Beer anyone? Munich's Oktoberfest is one of the largest festivals in Europe, attracting 6 million visitors annually with beer, sausage and song. Despite its name, Oktoberfest takes place during the last two weeks of September and can be celebrated just about anywhere.
Things You'll Need
- Restaurant Dining Guides
- Wine And Beer
- Beer Mugs
- Polka Favorites CDs
- Airline Tickets
Attend an Oktoberfest closer to home. German restaurants are the first places to find a celebration. German clubs, some churches, language schools, universities and independent groups often hold Oktoberfests as fundraising events.
Host your own Oktoberfest party. With a CD or cassette tape of German polka music, you can create the ambience of a typical German beer tent ("bierzelt") from the "Theresienwiese." Remember to stock up on German beer, soft pretzels and sweet mustard.
Prepare a German dinner. Typical Oktoberfest foods originating from Bavaria include sauerkraut, potato salad, red cabbage, sausage and, of course, German beer and wine.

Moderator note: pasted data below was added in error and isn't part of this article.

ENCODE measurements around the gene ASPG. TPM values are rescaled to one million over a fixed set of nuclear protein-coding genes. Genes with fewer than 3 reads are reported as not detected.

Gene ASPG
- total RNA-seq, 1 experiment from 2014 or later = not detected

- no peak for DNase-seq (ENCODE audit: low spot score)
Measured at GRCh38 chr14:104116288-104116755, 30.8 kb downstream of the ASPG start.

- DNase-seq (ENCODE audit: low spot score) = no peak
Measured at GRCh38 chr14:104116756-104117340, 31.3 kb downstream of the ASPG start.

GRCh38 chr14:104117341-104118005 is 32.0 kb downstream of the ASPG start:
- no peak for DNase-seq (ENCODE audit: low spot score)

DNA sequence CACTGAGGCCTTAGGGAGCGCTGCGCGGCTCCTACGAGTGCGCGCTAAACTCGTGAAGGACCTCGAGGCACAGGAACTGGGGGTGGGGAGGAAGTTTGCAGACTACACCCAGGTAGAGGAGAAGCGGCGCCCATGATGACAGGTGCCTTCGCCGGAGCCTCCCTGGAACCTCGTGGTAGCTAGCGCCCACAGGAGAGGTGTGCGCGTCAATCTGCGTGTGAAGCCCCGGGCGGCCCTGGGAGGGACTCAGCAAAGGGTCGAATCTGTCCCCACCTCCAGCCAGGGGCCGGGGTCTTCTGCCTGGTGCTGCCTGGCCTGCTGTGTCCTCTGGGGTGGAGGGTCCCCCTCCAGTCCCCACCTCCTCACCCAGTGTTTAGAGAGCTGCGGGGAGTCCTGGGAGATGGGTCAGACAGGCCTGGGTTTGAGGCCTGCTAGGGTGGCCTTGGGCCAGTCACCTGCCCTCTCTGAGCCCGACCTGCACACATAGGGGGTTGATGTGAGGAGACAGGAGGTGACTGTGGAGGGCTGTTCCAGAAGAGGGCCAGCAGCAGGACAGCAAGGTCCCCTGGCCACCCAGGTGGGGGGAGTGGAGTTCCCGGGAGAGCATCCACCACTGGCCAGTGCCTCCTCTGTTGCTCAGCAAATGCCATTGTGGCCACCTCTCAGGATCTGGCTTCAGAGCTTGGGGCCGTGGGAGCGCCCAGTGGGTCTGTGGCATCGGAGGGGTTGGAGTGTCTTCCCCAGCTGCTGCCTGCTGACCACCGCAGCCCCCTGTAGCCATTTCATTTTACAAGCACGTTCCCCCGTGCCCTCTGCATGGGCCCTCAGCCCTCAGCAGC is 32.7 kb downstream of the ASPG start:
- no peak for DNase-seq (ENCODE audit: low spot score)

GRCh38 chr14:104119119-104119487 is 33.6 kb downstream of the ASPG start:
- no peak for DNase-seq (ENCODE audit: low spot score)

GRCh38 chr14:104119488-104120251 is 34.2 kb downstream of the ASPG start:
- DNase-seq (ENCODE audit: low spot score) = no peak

Teach yourself a few German drinking songs.
Learn to polka. Invite energetic friends and learn as a group.
Don Bavarian costumes such as leather shorts with decorated suspenders ("lederhosen") or a quaint dress with a gathered waistband ("dirndl"). Borrow from German family members or friends, or try to rent from local costume shops. You'll be the life of the party!
Tips & Warnings
- Germans are proud of their beer, with as many varieties in Germany as there are large villages. Fortunately, many of the German methods for beer brewing have come to North America, so Oktoberfest is the perfect time to sample an authentic German brew or a home-grown concoction.
- Originally, Oktoberfest was the celebration of the marriage between Crown Prince Ludwig and Princess Therese of Saxony-Hildburghausen on October 12, 1810. The citizens of Munich (Munchen) were invited to the royal event, which took place on the very same fields where Oktoberfest is celebrated today.
- Remember never to drink and drive.
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